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Page last updated at 14:44 GMT, Friday, 4 March 2011

Guide to streaming music online

By Peter Price
BBC Click

Services like Spotify are changing the way people listen to music online

The web is a great way to find, listen to and buy music. In fact it is now overwhelmingly the main way to buy individual singles. Around 98% of all singles sold are done so online.

So, if you're thinking about getting into listening online, here is our essential guide to turning on, tuning in and erm… logging out.

Radio streaming

The web is brimming with music thanks to thousands of radio stations sharing their streams. Chances are, if you can hum it, there is a station somewhere playing it. Live365.com and iTunes both have extensive lists of stations from every corner of the globe.

But do not forget the traditional radio broadcasters - like BBC, ABC and NPR for example - which all provide programmes online.


The next generation of radio stations - like AOL Radio and Yahoo Music - offer personalised streams with playlists you control. This is radio with an audience of one - simply fire up your browser and pick a genre to get started.

It is legal and above board but the music is interrupted every now and then with an advert you cannot skip. It is also difficult to choose the exact songs you want to hear because some sites - like radio.com - limit the number of tracks you can skip.

Social music

Last.fm is a site that analyses the music you listen to to create a profile - something they call "scrobbling" - which works like a social network. The site allows you to find friends who like similar bands and lets you play some of their favourites.

It is supported by lots of handsets and music players so you can add information to your profile even when you're listening to your own collection. But beware, scrobbling can get addictive as it produces stats to share with friends. Today, even radio stations scrobble so you can see what is getting the most airplay.

Radio 1 DJ Greg James
Traditional radio broadcasts face competition from streaming services

Grooveshark offers similar features to other streaming sites but you can also import your existing music collection and get recommendations from other "sharks". It is possible to build and share playlists too.

Mixcloud is focused mainly on DJ sets - some of them an hour long. The standard social network features mean that the stuff of highest quality should filter to the top.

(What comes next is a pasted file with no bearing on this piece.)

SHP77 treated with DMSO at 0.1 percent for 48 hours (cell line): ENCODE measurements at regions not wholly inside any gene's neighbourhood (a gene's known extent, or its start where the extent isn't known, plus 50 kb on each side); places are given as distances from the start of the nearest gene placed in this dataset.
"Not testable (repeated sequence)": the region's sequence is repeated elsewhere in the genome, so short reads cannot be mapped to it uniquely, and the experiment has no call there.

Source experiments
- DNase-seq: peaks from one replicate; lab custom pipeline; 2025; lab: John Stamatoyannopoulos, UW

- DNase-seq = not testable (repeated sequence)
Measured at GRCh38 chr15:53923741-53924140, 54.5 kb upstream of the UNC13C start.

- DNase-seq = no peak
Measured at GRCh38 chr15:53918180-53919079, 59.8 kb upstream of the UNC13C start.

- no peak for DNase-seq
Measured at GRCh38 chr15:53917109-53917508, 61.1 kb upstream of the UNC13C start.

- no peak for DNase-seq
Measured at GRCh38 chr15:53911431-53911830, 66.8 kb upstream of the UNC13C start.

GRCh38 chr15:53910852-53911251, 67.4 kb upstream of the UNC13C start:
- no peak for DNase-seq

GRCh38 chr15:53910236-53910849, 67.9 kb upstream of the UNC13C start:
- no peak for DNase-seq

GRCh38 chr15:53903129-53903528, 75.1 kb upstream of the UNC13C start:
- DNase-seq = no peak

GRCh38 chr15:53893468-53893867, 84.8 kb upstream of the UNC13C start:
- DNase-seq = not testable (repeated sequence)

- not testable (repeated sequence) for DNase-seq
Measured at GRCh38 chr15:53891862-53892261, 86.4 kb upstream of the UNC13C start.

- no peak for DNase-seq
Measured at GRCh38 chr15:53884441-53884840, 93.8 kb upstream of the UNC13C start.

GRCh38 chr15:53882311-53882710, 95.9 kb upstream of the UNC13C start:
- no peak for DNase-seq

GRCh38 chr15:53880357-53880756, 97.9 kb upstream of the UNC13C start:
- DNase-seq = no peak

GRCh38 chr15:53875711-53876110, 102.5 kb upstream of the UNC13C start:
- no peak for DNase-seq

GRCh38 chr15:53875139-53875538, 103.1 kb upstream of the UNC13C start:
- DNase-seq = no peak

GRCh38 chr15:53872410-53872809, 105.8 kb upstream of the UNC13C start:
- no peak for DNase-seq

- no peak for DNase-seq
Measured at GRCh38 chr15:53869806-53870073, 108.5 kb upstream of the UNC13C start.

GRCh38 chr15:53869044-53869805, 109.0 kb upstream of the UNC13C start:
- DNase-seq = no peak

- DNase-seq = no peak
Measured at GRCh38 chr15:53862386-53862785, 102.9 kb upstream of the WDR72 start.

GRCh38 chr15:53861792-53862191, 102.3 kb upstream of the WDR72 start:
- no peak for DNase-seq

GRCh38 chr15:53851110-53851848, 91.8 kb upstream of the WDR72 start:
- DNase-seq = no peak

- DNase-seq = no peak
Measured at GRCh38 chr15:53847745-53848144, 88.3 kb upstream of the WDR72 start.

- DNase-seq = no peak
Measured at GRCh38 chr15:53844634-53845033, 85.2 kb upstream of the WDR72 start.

Blip.fm requires you to write - or "blip" - a note about each track before you can listen. These short bursts of information make songs easier to search. It's a bit like a stream of tweets but with music attached.

Mflow allows you to follow and be followed and discover new music by previewing recommendations, or "flows" as they are known.

Discovering new music

Not sure what you fancy? Pinpoint your state of mind at Musicovery , and get a playlist suited to it or chose an emotion over at Stereo Mood.

To discover something new, try The Sixty One. Here unsigned artists can upload tracks and listeners vote with their clicks. The singer gets a percentage of sales if you buy a copy. It is one of the few sites to mix between tracks to give a seamless flow - so you should not notice any buffering or loading messages.

Pandora is a streaming service which uses humans to categorise the "genes" of each track. Your next artist and single is picked to match things like instruments and rhythm of the current track.

It is free but due to licensing it can only be heard in the US.

Music on the move

What about taking your music to your mobile? Last.fm can come with you as a mobile app, as can We7. As well as being a website for streaming music, paying a subscription gives access to the same library of millions of songs on an iPhone or Android handset.

It is possible to download tracks to the device itself for listening when out of range of a Wi-Fi network.

New born babies listen to music in an experimental music therapy session in Slovakia
With music getting easier to access, fans are getting younger and younger

The streaming service Spotify runs as an application on your desktop. It has 10 million users and 10 million tracks and, if that was not enough, it can also find the music already on your computer and add it to your library.

It is possible to listen for free but like We7, a premium subscription removes the ads and lets you transfer music to your mobile.

With most services streaming live, if you are without a solid connection, you may find the buffering frustrating.

Paying for premium services can help by cutting out the adverts, improving the sound quality and giving you access to the service on your mobile.

When on a mobile, connection problems can be even more annoying. Some services will soon offer more robust ways of preventing that by "caching" - or temporarily storing - music on the handset.

And finally, remember some services only work in certain countries due to music licensing restrictions.

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